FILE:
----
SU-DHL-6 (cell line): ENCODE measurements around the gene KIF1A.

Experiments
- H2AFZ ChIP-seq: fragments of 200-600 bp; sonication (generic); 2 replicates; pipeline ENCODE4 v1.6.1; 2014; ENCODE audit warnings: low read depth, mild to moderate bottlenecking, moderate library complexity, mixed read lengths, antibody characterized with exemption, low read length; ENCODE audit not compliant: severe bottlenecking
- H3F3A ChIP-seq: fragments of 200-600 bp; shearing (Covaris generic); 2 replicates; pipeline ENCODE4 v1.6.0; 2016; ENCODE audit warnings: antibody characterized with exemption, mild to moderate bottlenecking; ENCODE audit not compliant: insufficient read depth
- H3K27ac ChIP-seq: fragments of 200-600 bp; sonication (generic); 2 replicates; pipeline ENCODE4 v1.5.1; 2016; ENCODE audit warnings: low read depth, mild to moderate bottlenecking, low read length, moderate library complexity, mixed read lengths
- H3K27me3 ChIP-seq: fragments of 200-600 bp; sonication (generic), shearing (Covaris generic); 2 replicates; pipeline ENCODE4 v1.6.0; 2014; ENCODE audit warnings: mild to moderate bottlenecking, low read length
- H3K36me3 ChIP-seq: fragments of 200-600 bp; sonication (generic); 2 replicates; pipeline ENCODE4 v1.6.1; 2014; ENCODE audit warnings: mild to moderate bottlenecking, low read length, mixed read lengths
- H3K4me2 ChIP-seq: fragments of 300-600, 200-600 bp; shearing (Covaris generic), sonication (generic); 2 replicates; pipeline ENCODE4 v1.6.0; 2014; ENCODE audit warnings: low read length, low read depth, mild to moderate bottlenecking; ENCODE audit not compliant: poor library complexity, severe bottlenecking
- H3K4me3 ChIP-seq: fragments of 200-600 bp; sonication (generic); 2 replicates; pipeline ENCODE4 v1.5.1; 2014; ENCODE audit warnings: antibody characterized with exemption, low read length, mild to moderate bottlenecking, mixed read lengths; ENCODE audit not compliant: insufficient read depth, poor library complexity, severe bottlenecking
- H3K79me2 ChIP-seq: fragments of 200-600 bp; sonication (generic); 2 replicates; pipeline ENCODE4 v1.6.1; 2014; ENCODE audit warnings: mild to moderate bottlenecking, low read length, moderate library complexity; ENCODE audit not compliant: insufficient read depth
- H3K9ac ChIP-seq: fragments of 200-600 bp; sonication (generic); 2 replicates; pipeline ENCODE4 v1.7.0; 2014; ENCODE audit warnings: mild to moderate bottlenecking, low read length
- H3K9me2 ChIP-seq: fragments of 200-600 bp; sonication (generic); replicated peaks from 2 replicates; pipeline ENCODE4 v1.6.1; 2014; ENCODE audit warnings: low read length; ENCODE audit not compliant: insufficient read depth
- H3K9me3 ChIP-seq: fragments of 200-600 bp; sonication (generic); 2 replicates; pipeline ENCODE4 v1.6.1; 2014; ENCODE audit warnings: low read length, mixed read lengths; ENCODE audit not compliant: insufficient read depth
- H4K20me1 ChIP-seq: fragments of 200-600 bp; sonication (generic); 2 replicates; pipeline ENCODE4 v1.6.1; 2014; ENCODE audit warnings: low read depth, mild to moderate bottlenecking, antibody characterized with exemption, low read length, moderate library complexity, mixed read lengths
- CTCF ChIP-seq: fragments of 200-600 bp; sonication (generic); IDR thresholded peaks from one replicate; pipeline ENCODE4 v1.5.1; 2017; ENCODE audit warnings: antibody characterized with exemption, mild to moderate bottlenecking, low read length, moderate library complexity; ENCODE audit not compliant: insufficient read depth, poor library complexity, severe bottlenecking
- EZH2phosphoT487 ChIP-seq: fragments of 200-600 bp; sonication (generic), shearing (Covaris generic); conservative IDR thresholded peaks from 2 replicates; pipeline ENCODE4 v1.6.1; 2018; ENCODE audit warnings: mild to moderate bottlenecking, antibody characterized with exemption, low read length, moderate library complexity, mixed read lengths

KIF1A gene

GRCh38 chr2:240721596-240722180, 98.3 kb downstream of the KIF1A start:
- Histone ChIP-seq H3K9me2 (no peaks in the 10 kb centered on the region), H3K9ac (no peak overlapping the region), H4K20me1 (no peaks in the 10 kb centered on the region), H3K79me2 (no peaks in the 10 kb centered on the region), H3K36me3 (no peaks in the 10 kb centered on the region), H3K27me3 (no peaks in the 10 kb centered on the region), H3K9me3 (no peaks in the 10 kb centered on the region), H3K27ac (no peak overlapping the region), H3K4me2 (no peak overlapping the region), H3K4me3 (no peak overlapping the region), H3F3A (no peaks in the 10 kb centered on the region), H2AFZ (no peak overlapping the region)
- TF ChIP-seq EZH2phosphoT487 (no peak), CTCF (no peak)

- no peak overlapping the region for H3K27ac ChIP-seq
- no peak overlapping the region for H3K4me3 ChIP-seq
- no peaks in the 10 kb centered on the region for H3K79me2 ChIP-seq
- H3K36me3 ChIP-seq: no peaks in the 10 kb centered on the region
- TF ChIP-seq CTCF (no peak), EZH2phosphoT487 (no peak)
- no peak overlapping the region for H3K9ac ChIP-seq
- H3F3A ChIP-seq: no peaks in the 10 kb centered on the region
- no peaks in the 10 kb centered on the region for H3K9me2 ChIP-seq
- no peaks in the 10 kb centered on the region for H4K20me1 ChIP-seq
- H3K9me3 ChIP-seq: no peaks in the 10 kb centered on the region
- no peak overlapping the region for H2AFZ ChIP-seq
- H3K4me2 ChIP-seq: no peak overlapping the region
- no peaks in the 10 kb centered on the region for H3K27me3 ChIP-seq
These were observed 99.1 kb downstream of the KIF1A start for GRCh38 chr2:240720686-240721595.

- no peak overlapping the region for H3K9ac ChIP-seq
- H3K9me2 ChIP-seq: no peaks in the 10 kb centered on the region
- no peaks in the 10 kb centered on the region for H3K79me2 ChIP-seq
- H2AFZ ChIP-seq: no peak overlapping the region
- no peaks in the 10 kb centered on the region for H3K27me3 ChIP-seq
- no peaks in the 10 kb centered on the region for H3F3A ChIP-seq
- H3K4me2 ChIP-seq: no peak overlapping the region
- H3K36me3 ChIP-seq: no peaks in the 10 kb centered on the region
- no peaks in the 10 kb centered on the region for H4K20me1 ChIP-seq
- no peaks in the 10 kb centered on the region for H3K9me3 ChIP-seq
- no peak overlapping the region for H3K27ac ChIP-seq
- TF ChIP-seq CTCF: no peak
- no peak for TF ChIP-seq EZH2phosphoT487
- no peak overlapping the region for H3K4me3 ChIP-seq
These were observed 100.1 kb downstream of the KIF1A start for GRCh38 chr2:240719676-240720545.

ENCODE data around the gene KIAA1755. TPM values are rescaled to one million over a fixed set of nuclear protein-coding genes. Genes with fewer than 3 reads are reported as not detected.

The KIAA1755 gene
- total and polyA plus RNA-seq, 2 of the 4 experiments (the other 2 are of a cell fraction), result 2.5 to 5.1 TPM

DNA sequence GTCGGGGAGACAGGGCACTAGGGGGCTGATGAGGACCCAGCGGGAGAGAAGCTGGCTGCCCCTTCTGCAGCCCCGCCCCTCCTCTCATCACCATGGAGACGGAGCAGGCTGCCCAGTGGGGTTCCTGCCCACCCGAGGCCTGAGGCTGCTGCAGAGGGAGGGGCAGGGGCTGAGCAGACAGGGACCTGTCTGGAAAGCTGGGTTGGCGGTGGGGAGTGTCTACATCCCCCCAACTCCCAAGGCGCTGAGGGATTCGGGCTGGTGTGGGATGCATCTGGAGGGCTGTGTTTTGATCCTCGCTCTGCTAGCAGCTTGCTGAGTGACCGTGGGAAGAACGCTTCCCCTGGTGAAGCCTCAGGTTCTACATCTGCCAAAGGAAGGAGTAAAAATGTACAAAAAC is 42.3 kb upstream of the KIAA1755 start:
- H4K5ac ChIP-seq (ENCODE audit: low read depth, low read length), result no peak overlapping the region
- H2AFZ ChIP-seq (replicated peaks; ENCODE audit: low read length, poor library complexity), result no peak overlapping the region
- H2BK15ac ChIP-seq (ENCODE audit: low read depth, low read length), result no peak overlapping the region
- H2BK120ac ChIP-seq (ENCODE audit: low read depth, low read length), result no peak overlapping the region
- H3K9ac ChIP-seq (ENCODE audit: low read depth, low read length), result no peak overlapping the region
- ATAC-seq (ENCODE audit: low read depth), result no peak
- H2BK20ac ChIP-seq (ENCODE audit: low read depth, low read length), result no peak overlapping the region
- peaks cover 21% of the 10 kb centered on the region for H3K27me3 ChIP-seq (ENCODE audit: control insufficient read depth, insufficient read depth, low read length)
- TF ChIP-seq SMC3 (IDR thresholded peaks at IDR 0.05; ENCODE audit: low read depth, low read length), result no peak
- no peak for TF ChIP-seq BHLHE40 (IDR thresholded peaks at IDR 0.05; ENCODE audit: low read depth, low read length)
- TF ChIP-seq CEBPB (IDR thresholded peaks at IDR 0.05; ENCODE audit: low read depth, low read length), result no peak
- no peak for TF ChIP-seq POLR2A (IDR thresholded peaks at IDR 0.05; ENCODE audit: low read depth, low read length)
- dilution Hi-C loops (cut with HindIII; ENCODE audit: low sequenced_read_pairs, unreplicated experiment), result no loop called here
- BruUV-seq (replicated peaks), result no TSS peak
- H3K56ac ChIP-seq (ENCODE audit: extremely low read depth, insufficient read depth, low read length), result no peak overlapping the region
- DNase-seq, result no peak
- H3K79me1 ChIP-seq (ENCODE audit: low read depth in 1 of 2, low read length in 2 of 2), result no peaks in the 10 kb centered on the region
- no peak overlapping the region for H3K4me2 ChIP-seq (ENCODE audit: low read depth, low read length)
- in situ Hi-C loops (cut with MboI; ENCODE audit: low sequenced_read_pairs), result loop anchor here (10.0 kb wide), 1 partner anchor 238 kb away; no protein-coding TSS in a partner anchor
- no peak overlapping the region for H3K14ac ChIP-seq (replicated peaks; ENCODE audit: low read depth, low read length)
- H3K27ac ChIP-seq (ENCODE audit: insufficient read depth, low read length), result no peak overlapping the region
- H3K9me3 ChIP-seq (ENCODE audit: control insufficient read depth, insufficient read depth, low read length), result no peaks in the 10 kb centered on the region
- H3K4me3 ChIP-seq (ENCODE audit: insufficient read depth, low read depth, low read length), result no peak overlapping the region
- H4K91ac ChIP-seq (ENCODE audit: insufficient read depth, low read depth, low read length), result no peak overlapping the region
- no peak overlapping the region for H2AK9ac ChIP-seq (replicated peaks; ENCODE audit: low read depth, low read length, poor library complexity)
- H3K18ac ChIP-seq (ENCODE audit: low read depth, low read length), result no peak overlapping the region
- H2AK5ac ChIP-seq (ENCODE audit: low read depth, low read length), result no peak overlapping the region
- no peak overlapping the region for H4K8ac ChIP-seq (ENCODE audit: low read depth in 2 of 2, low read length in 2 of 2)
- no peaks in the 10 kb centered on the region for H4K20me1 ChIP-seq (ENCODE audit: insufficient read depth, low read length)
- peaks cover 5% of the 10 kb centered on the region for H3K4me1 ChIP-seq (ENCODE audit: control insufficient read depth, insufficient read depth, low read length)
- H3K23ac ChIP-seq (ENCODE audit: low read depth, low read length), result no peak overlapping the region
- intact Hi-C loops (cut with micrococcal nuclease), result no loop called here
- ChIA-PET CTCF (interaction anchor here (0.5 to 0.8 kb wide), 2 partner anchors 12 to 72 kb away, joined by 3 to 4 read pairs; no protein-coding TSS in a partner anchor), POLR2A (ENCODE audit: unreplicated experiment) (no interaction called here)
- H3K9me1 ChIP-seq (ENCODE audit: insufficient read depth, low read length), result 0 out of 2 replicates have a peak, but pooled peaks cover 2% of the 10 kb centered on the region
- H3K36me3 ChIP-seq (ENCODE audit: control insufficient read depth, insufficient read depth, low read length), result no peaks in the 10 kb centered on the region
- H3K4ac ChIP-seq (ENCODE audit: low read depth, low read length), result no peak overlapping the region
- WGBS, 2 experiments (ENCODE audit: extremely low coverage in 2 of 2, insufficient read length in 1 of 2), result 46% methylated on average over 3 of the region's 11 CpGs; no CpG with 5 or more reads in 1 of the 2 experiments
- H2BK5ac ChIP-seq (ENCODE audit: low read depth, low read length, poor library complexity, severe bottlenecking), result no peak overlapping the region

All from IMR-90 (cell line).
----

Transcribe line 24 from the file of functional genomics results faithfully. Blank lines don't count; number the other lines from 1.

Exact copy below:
- H3K36me3 ChIP-seq: no peaks in the 10 kb centered on the region